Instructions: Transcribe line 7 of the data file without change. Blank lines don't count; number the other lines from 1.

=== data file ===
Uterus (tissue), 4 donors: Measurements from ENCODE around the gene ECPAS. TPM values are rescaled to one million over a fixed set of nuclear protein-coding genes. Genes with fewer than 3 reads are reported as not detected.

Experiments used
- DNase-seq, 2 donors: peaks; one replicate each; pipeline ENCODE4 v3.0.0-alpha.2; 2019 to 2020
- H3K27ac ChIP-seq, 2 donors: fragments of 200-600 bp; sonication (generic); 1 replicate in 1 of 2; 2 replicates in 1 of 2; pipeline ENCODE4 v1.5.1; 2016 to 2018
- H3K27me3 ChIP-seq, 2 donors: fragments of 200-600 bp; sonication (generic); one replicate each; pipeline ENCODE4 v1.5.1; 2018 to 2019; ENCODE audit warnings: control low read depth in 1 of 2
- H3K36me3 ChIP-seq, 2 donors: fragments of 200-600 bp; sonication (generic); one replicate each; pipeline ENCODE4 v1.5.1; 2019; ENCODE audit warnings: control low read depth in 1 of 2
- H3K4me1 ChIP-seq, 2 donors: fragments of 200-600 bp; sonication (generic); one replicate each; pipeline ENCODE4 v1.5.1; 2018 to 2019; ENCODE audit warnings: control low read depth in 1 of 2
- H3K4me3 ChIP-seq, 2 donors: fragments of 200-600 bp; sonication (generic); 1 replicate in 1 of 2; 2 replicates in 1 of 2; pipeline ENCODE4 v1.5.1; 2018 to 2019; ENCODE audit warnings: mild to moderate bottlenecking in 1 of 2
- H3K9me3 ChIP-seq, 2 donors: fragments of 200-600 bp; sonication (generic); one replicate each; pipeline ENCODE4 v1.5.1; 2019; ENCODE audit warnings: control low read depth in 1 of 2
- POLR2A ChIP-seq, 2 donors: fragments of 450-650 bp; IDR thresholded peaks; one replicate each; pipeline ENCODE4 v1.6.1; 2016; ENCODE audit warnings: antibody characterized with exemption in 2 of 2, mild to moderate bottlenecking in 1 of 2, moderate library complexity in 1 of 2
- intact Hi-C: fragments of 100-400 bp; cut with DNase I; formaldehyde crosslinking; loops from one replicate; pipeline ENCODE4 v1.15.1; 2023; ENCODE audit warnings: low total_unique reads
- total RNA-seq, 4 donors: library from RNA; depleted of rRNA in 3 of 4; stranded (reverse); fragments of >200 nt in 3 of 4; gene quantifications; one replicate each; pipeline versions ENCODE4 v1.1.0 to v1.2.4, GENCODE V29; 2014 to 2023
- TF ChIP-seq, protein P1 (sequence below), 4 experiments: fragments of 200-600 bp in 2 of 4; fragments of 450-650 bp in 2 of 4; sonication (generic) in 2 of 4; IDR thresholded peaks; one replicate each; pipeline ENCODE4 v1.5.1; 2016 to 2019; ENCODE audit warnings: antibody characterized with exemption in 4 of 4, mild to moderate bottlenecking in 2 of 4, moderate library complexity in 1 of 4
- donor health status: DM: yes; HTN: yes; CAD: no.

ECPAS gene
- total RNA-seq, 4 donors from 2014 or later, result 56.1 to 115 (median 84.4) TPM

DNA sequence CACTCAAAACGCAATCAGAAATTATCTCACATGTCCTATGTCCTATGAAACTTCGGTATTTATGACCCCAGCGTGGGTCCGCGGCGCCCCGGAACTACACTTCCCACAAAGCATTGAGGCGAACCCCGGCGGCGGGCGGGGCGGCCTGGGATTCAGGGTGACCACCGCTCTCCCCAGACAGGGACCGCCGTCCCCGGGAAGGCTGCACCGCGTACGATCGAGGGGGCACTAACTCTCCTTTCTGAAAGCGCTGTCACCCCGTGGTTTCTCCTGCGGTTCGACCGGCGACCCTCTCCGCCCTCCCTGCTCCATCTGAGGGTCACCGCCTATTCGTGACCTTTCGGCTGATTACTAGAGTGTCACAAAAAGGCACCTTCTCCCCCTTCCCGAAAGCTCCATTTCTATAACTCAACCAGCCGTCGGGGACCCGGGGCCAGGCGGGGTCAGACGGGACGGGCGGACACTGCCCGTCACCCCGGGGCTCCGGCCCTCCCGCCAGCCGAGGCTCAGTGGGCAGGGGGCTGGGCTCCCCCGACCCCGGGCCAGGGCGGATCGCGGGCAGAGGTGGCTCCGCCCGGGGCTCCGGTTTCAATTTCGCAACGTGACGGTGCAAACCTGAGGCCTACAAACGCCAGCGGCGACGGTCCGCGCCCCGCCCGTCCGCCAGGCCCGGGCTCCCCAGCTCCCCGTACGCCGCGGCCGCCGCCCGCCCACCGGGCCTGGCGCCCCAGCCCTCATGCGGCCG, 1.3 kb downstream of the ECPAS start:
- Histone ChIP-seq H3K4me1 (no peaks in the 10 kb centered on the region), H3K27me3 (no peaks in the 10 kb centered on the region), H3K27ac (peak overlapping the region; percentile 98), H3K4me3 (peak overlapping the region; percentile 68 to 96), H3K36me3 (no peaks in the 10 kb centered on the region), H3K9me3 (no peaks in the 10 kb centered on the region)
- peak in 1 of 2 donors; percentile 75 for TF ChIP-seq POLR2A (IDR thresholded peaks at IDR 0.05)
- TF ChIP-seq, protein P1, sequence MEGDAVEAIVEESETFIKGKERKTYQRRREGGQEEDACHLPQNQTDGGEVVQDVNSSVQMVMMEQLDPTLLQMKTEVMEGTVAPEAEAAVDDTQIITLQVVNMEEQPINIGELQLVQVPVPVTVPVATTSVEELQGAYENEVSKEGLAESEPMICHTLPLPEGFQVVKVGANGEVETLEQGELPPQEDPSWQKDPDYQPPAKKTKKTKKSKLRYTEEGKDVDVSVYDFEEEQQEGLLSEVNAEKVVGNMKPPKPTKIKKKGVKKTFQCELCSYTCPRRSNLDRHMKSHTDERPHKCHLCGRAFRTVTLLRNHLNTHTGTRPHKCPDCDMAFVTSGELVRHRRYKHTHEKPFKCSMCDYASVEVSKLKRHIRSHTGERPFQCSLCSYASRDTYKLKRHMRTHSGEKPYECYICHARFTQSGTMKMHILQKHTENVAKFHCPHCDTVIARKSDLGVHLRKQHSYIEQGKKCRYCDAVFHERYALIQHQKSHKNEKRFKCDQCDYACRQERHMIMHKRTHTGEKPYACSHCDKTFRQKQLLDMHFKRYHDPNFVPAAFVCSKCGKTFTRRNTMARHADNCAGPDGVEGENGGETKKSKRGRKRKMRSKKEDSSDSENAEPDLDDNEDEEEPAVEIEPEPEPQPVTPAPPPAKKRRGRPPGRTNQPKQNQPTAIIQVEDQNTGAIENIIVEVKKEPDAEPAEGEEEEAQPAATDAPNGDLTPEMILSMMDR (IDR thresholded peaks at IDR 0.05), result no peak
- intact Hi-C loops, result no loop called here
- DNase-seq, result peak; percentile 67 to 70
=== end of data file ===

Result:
- H3K4me1 ChIP-seq, 2 donors: fragments of 200-600 bp; sonication (generic); one replicate each; pipeline ENCODE4 v1.5.1; 2018 to 2019; ENCODE audit warnings: control low read depth in 1 of 2